Mortgage Rates Slay Single-Family Market But Power Multifamily Development
Rising interest rates are killing the single-family housing market, which in turn is powering a multifamily construction boom at a level not seen since 1986.
Nationally, permits to build multifamily housing, which included rental units, jumped 28 percent in August compared to July, while permits for single-family dwellings were up just 3.5 percent, according to a report released Tuesday by the U.S. Census Bureau and the U.S. Department of Housing and Urban Development.
The new findings come after many Americans rushed to buy homes during the pandemic, a time when mortgage rates fell to around 3 percent and the health crisis forced many to rethink life in an urban environment.
But now higher price tags for single-family homes, combined with the highest mortgage rates since 2008, are pricing buyers out of the market, leading to a dramatic slowdown in the housing market.
The decrease in housing starts is not the only indicator of a weakening housing market. The National Association of Home Builders (NAHB) released its own assessment of the housing market on Monday from the perspective of those in the business of actually building homes.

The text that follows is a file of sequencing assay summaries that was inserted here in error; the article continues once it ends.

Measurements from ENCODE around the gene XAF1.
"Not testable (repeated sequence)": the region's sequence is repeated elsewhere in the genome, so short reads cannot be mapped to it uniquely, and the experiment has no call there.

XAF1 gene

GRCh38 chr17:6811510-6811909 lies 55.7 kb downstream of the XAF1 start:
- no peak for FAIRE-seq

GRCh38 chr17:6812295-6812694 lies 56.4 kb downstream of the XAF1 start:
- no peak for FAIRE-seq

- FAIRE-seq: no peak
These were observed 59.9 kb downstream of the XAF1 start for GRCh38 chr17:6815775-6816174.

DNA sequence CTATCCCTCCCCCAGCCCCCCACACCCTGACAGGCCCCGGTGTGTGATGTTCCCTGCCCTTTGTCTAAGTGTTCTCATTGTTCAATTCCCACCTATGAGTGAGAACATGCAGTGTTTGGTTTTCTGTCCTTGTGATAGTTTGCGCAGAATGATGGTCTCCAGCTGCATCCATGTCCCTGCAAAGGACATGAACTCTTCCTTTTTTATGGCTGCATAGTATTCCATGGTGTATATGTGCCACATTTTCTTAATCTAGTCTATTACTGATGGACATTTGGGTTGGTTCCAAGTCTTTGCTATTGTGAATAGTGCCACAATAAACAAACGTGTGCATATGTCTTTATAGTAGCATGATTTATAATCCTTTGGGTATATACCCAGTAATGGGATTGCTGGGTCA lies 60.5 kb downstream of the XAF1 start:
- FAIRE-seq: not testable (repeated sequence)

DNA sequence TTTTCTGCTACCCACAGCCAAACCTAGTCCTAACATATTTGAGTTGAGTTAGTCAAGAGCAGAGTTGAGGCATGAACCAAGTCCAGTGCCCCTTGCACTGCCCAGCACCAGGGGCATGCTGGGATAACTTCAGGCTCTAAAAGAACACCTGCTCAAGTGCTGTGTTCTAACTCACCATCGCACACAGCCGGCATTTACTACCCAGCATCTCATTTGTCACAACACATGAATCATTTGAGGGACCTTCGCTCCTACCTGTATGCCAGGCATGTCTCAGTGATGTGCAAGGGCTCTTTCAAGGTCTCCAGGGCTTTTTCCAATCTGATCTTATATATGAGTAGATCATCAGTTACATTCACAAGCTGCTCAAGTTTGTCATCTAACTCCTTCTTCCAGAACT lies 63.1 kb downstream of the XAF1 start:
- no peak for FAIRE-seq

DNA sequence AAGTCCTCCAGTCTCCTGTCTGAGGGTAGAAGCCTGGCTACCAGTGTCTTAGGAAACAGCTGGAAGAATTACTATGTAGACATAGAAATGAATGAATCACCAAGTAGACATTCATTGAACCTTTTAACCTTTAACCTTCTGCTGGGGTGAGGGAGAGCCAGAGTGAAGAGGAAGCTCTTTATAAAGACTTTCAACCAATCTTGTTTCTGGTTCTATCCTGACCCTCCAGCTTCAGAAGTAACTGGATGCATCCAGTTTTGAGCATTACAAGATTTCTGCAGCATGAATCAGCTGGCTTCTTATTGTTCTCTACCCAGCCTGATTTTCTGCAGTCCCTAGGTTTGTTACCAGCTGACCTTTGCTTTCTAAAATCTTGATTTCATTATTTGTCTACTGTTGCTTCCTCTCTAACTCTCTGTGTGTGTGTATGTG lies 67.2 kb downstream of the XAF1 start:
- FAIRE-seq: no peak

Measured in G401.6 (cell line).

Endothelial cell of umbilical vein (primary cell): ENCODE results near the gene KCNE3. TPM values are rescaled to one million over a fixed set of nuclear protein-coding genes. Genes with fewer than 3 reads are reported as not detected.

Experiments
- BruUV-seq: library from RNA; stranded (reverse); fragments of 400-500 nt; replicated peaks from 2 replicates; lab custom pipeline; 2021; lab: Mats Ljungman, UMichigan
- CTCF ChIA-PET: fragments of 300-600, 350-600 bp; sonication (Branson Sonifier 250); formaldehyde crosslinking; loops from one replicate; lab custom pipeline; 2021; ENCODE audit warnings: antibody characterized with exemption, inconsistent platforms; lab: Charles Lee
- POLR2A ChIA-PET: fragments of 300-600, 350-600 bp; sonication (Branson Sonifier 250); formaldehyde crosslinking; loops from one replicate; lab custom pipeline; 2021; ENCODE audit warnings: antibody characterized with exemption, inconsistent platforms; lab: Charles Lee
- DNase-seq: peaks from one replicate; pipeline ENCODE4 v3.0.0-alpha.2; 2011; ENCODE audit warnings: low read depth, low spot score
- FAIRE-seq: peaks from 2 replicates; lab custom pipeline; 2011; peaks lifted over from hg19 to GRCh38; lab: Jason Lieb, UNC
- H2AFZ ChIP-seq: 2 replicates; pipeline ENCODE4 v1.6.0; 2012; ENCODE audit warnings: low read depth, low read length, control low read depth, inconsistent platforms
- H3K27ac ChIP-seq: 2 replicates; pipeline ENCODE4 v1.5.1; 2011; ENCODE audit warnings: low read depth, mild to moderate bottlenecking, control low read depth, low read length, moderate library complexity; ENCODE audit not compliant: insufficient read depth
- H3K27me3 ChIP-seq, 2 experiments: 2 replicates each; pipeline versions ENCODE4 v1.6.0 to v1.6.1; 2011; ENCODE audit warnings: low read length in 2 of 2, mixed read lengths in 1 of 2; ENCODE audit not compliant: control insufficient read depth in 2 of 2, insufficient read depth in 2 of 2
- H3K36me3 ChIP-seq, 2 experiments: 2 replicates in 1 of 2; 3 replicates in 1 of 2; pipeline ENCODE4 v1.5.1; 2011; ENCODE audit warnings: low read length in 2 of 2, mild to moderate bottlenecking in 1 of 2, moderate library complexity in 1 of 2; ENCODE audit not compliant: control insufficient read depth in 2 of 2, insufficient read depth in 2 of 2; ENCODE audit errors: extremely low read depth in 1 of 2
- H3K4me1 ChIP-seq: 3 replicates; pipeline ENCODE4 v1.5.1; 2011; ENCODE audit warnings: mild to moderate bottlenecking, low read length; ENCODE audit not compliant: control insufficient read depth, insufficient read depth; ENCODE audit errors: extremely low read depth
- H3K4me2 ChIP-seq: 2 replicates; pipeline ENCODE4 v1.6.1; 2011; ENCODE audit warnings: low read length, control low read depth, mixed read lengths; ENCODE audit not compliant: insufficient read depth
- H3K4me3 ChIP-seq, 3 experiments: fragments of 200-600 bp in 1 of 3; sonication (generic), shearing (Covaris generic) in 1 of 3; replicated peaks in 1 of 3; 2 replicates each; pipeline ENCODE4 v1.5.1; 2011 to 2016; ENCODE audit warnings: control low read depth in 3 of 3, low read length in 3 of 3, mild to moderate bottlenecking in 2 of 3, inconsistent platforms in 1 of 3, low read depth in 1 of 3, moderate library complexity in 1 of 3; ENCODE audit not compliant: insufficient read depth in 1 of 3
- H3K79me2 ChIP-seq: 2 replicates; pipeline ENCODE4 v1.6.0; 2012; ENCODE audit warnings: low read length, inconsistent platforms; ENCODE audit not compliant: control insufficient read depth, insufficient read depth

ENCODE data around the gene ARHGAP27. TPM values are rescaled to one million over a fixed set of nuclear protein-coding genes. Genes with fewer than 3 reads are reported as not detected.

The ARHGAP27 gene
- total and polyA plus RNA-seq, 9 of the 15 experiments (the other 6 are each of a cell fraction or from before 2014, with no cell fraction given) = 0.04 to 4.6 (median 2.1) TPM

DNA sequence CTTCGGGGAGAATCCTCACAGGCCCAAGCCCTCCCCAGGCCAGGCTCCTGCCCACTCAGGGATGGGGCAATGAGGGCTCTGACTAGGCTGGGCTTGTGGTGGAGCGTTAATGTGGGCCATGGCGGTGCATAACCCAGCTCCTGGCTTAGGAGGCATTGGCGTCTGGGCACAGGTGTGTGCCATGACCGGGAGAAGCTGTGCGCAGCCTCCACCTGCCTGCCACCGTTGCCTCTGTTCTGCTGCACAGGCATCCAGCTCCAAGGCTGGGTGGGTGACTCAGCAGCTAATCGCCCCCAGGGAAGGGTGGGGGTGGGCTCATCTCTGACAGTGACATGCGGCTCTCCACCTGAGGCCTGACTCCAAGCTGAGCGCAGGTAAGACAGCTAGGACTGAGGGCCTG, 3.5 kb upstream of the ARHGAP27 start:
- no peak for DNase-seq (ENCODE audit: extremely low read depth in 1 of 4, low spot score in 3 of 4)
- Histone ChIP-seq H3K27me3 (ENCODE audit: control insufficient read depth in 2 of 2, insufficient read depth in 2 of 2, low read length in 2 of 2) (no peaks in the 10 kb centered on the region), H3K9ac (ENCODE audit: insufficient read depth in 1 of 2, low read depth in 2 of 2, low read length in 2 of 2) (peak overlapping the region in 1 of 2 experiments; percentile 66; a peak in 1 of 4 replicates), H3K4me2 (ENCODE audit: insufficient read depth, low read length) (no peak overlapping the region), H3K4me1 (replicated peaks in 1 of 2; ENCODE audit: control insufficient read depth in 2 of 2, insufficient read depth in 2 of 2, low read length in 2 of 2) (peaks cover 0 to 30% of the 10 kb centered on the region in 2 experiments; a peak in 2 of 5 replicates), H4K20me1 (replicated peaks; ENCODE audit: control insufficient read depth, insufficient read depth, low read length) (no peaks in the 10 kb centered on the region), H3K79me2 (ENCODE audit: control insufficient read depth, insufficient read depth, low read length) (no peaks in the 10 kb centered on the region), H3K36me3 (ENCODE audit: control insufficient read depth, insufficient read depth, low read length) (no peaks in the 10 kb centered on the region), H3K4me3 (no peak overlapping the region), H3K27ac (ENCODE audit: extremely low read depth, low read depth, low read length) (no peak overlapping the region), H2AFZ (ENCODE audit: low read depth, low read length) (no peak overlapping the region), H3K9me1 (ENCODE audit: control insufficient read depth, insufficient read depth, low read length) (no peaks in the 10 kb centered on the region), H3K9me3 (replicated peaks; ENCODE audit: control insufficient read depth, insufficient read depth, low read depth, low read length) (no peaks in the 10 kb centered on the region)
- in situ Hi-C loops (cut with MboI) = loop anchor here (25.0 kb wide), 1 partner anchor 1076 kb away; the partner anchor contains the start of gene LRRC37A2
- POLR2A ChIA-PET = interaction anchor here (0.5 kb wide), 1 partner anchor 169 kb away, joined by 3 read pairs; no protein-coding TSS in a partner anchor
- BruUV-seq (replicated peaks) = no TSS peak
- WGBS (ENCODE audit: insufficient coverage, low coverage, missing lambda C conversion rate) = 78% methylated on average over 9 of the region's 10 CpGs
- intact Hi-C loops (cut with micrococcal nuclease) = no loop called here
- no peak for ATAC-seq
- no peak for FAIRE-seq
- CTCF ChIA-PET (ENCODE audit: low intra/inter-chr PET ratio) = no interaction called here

The results are not pretty.
“Buyer traffic is weak in many markets as more consumers remain on the sidelines due to high mortgage rates and home prices that are putting a new home purchase out of financial reach for many households,” NAHB Chairman Jerry Konter said in a statement. “In another indicator of a weakening market, 24 percent of builders reported reducing home prices, up from 19 percent last month.”
These numbers are in line with the trajectory seen since earlier this year, beginning with the Federal Reserve’s efforts to rein in the highest inflation numbers in decades. Thus far this year, the Fed has raised interest rates from nearly zero to its current range of 2.25 percent to 2.50 percent, with many analysts expecting an additional 75 basis point rise will be approved Wednesday.
With interest rates rising, the average rate on a 30-year fixed mortgage has increased as well, surpassing 6 percent last week, the highest level since 2008.
The result has been an increase in demand for rentals as potential homebuyers opt to wait for better terms, or simply can’t afford to buy. These same obstacles also have Americans looking from one city to another in search of cheaper housing, according to findings released Tuesday by Redfin.
“The overall slowdown and the popularity of relocating are both due to high home prices and mortgage rates that have doubled since last year,” Redfin deputy chief economist Taylor Marr said in a statement. “Six percent mortgage rates are exacerbating already high home prices and motivating home buyers — especially remote workers — to leave expensive areas for more affordable ones.”
San Francisco, Los Angeles, New York City, Washington, D.C., and Boston were in the top five in terms of where people are packing their bags and leaving, compared to Seattle, Las Vegas, Philadelphia, Salisbury, Md., and Portland, Maine, where Americans are settling instead.
Mark Hallum can be reached at firstname.lastname@example.org.